History of 4-H in Lyon County
History of 4-H in
What we know as 4-H today, first started in
“Junior Club Work. The interest in a Pig Club seemed to be of most interest to the boys and girls in the spring of the year and it was one which the County Agent thought could be carried out most satisfactory.
The enrollments were secured by the County Agent and Township presidents in the farm bureau. Circular letters regarding this work were sent out by the farm bureau office and personal visits were made at the young folk’s home.
A Baby Beef Club is being organized at the present time. The County Agent has received some assistance from the Iowa Beef Producers Association. The County Fair Association, the banks of the county and the farm bureau are financing prize money part of the work.
The thing most important to be accomplished in club work is to get the parents to see the worth of it and to provide good premium money and pay expenses of those entering the work when they are asked to exhibit at fairs.
The pigs were those taken from the father’s farm herd and were not sold at the fair.”
The Farm Bureau announced in November of 1920 the beginning of a Baby Beef Club. Printed below is that announcement in THE INWOOD HERALD on Thursday, November 18, 1920.
“The Lyon County Farm Bureau, the banks of the county and the county Fair Association are organizing a Baby Beef Club that promises to be a real success. The folks that will make up this club are the boys and girls between the ages of 10 and 19. Already forty-five have indicated their desire to enroll.
The opportunity for such a work has never been brighter. The business of feeding baby beeves will likely be a profitable one next year and the prizes that are being offered the young folks are enough to cause everyone that possibly can, to take advantage of entering the work.
The County Fair Association has promised at least $75.00 in premium money. Ten banks of the county have said that they will pay all expenses of ten boys and girls that complete the work and wish to show their calves at the Interstate Fair at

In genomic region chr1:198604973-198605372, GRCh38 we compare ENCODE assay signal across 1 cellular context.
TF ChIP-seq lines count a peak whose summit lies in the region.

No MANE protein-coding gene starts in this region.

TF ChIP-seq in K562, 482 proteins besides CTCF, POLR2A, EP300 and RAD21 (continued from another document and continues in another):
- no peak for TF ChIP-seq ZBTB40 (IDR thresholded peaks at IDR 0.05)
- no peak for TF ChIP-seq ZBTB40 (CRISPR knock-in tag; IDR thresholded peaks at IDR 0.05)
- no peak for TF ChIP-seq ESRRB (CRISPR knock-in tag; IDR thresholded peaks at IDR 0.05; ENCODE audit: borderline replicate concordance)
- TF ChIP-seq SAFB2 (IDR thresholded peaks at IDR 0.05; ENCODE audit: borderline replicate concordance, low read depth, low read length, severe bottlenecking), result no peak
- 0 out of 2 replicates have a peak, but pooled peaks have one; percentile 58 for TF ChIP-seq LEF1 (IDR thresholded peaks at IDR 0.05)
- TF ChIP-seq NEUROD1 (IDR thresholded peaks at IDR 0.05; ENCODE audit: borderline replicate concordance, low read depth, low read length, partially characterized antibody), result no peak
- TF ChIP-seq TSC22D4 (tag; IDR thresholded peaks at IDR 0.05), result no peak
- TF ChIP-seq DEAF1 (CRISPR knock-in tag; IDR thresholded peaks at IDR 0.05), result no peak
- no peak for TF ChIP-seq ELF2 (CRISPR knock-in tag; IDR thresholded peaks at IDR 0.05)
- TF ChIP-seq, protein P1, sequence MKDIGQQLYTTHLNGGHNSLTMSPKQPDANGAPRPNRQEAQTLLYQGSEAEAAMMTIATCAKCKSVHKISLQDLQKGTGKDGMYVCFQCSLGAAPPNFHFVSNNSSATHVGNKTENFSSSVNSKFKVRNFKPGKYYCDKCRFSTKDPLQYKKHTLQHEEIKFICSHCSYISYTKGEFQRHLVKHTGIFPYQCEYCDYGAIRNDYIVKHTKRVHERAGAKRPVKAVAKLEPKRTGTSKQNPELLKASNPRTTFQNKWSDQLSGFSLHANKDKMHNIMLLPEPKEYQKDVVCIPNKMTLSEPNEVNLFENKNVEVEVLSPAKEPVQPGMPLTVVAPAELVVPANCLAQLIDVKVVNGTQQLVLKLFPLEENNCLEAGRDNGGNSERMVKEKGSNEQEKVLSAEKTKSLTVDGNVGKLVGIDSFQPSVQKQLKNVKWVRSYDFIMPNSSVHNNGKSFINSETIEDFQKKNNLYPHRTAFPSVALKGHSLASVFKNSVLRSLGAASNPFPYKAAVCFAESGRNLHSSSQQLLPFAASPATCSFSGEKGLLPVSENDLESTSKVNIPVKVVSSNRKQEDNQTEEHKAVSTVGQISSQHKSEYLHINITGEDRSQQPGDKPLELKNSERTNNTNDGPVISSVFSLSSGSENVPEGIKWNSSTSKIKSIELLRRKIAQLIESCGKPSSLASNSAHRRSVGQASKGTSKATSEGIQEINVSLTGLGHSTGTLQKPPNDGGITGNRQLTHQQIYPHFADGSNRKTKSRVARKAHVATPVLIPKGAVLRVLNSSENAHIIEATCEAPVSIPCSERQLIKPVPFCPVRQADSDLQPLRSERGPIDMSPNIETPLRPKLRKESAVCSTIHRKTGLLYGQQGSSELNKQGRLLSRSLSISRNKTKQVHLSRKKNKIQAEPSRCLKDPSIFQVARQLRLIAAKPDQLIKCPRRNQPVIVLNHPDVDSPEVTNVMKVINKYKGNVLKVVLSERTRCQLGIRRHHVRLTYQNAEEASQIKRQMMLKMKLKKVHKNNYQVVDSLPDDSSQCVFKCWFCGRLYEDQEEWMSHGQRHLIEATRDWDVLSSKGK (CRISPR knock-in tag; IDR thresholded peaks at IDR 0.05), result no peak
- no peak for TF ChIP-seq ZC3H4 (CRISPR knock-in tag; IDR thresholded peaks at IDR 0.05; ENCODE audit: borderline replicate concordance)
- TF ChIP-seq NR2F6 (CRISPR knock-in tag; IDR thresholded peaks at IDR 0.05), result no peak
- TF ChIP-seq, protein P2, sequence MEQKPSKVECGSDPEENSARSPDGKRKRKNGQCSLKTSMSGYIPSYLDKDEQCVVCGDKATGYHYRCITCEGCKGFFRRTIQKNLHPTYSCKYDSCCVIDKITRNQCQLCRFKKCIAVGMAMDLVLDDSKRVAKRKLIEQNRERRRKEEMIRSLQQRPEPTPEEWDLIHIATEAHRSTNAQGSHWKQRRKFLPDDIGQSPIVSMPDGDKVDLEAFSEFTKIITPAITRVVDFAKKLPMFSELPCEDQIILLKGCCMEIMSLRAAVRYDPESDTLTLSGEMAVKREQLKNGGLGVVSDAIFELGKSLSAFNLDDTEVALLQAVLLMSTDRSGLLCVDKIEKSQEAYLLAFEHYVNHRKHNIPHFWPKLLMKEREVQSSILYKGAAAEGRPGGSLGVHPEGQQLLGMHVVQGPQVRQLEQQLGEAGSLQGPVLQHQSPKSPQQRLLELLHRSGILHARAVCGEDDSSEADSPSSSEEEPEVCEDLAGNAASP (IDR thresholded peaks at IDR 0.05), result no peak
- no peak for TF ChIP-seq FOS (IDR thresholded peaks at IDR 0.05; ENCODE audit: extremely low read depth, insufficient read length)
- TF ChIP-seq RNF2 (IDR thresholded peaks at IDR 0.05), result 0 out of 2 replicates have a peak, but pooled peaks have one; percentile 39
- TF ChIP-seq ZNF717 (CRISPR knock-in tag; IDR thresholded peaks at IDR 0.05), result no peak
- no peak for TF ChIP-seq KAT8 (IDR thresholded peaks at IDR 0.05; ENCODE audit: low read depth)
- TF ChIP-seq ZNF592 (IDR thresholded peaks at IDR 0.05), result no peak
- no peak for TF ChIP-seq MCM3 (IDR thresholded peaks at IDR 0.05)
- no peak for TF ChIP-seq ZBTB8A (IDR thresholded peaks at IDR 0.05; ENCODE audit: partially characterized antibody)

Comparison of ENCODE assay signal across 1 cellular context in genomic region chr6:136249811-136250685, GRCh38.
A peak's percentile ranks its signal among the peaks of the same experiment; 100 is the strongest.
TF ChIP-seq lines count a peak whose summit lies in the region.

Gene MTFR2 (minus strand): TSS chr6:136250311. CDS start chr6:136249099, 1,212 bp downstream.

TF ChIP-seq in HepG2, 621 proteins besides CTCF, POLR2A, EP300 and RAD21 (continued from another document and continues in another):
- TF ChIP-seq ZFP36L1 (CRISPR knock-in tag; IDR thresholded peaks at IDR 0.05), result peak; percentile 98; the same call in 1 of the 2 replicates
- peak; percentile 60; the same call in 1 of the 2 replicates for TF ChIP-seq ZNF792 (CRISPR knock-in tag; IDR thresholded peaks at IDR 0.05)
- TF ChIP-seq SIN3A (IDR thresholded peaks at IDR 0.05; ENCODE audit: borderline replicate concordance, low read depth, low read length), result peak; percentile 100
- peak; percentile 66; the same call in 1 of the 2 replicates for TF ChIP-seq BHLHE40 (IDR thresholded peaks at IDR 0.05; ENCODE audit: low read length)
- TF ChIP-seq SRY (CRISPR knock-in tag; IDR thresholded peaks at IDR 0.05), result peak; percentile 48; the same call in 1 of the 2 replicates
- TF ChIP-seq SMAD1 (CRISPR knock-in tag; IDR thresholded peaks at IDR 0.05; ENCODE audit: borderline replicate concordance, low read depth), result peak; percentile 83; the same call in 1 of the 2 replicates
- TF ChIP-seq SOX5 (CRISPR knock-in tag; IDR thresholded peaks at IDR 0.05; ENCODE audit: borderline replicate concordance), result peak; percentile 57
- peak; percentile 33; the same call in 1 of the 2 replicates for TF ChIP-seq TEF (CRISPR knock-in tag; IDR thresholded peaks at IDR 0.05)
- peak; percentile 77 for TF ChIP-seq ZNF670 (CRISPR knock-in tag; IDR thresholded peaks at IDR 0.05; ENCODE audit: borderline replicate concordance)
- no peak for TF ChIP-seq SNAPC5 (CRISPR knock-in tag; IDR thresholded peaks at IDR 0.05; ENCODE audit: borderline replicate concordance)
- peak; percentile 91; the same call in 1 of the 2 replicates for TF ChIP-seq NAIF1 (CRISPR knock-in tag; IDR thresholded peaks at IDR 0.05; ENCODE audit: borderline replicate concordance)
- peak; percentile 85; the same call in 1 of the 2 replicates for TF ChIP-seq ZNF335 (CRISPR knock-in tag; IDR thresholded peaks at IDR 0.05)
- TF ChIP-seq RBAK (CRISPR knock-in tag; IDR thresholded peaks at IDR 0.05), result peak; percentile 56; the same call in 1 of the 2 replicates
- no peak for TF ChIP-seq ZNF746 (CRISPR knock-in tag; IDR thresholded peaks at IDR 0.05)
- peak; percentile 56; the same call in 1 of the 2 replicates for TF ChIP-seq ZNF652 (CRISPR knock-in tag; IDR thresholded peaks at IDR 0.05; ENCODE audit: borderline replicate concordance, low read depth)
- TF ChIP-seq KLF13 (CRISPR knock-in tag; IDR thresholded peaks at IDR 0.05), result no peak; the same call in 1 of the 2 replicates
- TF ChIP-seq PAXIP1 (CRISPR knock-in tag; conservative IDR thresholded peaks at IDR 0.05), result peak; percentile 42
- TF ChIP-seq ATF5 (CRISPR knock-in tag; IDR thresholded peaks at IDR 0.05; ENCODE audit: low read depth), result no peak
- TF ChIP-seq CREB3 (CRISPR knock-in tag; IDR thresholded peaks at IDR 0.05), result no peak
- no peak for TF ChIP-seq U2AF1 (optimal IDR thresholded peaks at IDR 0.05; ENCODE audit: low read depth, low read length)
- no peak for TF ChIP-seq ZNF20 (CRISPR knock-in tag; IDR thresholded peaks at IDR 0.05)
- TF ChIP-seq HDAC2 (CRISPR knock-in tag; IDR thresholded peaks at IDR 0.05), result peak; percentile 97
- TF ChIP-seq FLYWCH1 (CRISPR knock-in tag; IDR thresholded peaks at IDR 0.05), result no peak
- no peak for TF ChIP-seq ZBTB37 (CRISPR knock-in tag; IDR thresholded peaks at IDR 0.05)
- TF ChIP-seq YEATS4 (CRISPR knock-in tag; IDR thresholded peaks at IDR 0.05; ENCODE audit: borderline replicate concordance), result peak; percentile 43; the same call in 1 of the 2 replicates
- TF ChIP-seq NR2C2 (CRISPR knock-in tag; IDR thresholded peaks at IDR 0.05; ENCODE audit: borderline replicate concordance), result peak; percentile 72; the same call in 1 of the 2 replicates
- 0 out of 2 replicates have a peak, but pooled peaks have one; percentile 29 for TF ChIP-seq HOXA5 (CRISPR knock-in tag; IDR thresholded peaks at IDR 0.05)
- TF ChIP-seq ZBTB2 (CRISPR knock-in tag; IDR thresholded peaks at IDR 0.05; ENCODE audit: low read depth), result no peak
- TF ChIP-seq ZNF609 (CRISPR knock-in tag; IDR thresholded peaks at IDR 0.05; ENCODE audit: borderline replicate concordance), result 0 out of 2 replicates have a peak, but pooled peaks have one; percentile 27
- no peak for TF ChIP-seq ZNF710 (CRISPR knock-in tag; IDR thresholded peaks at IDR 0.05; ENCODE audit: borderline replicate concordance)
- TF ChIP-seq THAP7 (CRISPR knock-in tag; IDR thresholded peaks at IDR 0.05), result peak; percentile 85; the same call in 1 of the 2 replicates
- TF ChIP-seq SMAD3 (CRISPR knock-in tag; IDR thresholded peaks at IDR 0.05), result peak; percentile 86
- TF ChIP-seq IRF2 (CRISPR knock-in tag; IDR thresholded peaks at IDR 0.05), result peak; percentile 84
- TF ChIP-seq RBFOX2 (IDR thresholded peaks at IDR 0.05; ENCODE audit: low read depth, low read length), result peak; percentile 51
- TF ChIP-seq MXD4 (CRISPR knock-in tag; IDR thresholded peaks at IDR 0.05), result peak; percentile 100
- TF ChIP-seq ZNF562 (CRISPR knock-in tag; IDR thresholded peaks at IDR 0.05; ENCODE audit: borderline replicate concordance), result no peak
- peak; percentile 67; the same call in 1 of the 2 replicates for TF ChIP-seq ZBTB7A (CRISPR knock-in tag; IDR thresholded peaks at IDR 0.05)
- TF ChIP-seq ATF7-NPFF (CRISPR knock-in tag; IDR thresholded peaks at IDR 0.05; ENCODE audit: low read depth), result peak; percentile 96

The Members of the club winning first place in the county will receive a free trip to the International Live Stock Exposition at
This baby beef feeding contest is valuable work from the view points of making a profit in the feeding work, winning prize money, teaching boys and girls how to feed, care for and show livestock, and will develop a greater interest in the farming business. The support of parents having boys and girls eligible for this work is earnestly solicited.
Any farmers of the county who have well bred thrifty calves that they would be willing to sell to young folks wishing to enroll in this club are requested to notify the County Agent immediately.”
The Fair results for the first Lyon County Baby Beef Contest were printed on November 3, 1921 in the Inwood Herald as follows.
“The First Lyon County Baby Beef Feeding Contest carried out under direction of the Lyon County Farm Bureau was a decided success.
The following boys and girls completed the work and exhibited the calves they fed in the contest, at the
Floyd Hohman, the winner in the
Ruth McMillian of Rock Rapids who won second place in the feeding contest will attend the International Live Stock Exposition also and her expenses will be paid by the Lyon County Farm Bureau.
Lyon County can well be proud of the work these young people are doing and the interest Swift and Company and various other organizations are showing is to be highly commended.
The total amount of prize money that has been won by Lyon County boys and girls this year amounts to $150.00 besides the free trips that all received to the Interstate Fair and free trips to the International Live Stock Exposition at Chicago.
The Baby Beef Feeding work is open to all boys and girls in
We already have several enrollments this fall. Those who wish to enroll in the Baby Beef Club should write County Agent Shepard, before December 1st.
The Farm Bureau organization will assist in locating calves for feeding purposes. This is a beneficial and worth-while work and should demand the attention of all farmers who have children eligible for enrollment.”
A story is recorded from Milo Lee who attended his 4-H meetings in 1921 when he was 18 years old.
The schools in
During the 1960’s, 4-H clubs were started according to townships. The girls club was set up so that all the girls would take sewing one year and then food and nutrition the next.
The first joint boys and girls county 4-H rally was held in 1960 with a presentation of the better groomed girls and boys in the appropriate dress.
There have been many changes in
The Lyon County Fair Board plays an important role in the 4-H program. Nearly 90% of the county 4-H’ers exhibit at the fair each year. The fair board receives donations from county sponsors and distributes around $8000 in premiums annually. In addition, the county pork and beef producers pay incentives totaling $4000 to swine and beef exhibitors each year.
Citizenship, communication skills, and leadership are some of the important skills currently taught to 4-H’ers. All clubs are very active in community service work with many receiving grants to paint, restore, or landscape parks or historic areas in the community. Health and nutrition are also important subject areas. The Lester Friendly 4-H’ers club participated and received first place in a Go The Distance program as part of the Lighten Up Iowa. This program monitors physical activity and healthy lifestyles.
The Clover Kids program was started in 1997 in the school districts in
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